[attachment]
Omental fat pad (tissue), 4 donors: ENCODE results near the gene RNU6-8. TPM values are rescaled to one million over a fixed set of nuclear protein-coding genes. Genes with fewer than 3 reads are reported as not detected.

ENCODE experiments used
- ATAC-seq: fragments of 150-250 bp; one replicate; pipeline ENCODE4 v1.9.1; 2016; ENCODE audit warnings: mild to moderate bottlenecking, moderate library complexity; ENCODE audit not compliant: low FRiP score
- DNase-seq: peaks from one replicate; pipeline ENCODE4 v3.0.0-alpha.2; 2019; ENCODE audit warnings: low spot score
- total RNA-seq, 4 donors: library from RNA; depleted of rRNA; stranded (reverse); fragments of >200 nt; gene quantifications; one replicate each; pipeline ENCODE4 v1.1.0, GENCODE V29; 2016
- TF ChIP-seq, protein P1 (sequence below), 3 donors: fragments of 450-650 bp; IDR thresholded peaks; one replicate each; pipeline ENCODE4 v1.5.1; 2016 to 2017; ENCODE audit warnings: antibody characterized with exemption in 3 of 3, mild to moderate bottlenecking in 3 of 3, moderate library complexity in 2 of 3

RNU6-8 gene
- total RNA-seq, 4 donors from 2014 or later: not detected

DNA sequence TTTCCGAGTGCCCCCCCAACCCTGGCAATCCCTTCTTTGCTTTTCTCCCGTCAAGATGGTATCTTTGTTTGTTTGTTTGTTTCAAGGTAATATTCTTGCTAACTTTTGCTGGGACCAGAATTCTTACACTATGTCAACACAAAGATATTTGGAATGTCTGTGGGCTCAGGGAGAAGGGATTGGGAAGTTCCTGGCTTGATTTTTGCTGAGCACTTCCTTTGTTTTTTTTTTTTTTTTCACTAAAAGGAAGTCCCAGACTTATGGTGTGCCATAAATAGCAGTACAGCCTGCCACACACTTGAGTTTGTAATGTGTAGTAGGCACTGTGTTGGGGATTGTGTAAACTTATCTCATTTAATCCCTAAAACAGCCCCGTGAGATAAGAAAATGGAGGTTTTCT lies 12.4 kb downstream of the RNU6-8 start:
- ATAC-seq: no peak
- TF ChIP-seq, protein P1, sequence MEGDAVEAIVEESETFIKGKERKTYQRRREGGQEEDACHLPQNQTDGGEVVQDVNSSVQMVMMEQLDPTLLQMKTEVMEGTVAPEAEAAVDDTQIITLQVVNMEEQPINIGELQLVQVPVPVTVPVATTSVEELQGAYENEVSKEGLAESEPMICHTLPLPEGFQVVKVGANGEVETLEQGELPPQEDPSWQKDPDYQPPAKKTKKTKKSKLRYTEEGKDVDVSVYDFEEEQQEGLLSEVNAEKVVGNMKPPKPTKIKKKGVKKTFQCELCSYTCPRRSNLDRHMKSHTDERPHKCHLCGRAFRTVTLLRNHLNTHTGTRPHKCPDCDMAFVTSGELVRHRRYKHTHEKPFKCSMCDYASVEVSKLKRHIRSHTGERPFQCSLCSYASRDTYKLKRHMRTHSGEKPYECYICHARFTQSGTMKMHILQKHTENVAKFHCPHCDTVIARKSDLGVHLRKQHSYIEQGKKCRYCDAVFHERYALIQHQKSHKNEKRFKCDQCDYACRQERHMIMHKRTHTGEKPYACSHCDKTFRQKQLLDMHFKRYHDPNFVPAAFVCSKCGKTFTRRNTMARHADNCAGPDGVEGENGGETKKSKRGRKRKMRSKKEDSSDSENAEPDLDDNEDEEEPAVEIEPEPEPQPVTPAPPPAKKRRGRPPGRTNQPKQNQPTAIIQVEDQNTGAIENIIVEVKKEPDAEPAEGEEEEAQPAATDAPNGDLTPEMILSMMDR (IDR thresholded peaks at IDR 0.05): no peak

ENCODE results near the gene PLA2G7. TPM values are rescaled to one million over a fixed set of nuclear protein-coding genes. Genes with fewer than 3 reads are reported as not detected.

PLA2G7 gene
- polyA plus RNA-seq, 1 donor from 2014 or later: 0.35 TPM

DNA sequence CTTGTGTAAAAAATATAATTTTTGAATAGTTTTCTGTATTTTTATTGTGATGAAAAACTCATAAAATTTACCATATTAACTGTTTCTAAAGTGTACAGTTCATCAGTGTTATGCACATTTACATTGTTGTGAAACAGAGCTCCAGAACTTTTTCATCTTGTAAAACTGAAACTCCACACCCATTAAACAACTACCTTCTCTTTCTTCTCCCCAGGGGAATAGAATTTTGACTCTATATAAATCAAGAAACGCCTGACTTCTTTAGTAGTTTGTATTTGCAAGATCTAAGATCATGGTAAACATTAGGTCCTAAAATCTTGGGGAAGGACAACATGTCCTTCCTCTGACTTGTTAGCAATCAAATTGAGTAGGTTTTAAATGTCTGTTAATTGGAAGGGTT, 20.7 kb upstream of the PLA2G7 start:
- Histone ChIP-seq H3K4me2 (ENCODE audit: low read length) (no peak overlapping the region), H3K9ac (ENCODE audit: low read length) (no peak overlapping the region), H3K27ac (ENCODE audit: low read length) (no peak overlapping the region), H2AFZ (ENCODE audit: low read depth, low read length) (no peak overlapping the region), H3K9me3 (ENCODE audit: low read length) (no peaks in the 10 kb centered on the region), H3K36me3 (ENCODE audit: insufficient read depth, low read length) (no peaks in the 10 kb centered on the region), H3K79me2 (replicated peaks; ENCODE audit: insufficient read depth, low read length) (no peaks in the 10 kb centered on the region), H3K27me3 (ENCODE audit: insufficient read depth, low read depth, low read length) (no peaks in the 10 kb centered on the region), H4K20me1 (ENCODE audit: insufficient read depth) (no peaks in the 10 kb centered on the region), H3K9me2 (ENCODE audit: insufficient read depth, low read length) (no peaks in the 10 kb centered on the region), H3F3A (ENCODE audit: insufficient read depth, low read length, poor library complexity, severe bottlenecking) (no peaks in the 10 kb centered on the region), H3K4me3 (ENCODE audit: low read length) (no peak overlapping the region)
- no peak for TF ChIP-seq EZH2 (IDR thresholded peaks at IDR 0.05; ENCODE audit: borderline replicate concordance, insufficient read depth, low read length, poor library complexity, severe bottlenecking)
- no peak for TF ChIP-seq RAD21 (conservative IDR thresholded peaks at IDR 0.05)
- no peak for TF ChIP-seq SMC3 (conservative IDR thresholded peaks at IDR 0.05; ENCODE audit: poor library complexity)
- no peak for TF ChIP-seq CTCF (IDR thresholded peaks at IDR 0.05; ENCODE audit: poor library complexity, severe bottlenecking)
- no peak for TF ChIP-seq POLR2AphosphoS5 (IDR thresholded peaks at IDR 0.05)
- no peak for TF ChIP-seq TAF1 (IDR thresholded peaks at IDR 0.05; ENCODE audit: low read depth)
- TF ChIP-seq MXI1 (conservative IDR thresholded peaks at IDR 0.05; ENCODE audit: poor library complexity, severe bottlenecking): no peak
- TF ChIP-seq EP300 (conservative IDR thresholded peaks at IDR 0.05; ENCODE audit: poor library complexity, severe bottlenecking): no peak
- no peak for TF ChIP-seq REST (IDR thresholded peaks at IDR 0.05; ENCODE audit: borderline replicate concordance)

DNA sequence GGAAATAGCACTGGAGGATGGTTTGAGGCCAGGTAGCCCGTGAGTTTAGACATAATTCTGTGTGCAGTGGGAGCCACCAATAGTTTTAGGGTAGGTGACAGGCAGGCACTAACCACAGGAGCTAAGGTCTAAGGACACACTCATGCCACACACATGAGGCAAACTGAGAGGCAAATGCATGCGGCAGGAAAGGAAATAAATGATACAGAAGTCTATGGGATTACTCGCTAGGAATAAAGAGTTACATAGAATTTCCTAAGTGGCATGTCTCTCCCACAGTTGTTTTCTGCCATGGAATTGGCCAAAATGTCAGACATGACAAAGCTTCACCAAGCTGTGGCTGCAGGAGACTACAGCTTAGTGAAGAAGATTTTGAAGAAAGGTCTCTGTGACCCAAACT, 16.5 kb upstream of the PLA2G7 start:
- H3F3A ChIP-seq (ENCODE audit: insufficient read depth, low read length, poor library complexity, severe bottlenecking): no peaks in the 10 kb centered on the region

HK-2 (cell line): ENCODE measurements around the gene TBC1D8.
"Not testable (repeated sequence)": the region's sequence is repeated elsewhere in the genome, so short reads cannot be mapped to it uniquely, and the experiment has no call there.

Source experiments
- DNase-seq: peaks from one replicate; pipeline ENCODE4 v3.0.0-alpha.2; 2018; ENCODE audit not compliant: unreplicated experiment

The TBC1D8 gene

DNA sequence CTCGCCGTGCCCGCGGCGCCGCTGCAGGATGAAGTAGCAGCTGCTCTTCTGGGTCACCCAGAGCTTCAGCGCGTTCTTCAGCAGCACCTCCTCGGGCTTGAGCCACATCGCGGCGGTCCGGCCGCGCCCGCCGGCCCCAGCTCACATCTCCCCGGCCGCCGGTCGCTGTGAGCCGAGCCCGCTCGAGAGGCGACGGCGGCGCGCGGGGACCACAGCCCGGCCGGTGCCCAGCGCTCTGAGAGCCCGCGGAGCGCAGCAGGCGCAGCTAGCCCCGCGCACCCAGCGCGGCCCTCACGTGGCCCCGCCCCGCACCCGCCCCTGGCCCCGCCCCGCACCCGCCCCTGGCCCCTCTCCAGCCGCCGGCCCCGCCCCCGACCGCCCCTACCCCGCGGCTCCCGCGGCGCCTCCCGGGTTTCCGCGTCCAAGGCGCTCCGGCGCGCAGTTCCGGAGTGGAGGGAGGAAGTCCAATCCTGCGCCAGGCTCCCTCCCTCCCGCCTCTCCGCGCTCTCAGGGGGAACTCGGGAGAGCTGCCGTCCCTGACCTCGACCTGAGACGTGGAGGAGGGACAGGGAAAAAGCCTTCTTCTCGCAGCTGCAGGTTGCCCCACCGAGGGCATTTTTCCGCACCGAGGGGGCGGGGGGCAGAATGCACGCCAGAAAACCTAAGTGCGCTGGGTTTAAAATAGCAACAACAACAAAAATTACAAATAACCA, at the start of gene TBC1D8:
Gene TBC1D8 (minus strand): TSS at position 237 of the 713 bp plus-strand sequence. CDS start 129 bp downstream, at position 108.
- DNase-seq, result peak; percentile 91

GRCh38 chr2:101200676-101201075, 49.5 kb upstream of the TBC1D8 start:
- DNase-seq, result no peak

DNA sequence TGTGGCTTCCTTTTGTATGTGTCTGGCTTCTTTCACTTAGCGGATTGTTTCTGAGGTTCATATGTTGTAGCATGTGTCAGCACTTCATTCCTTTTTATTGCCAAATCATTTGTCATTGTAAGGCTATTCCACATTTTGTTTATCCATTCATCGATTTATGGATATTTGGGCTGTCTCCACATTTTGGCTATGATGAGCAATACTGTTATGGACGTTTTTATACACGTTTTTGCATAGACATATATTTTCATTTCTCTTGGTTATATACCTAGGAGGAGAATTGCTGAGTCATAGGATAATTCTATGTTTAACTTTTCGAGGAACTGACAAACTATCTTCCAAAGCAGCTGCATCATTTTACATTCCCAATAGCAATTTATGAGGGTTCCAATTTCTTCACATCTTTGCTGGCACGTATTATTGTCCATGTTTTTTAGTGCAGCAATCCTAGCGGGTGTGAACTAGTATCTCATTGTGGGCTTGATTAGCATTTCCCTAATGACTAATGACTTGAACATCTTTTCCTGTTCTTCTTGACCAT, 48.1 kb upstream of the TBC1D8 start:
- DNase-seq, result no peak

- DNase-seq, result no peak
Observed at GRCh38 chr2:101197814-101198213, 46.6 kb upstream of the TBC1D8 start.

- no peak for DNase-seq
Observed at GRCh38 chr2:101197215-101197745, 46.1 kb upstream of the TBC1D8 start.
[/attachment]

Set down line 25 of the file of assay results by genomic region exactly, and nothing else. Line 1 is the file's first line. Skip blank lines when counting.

- no peak for TF ChIP-seq REST (IDR thresholded peaks at IDR 0.05; ENCODE audit: borderline replicate concordance)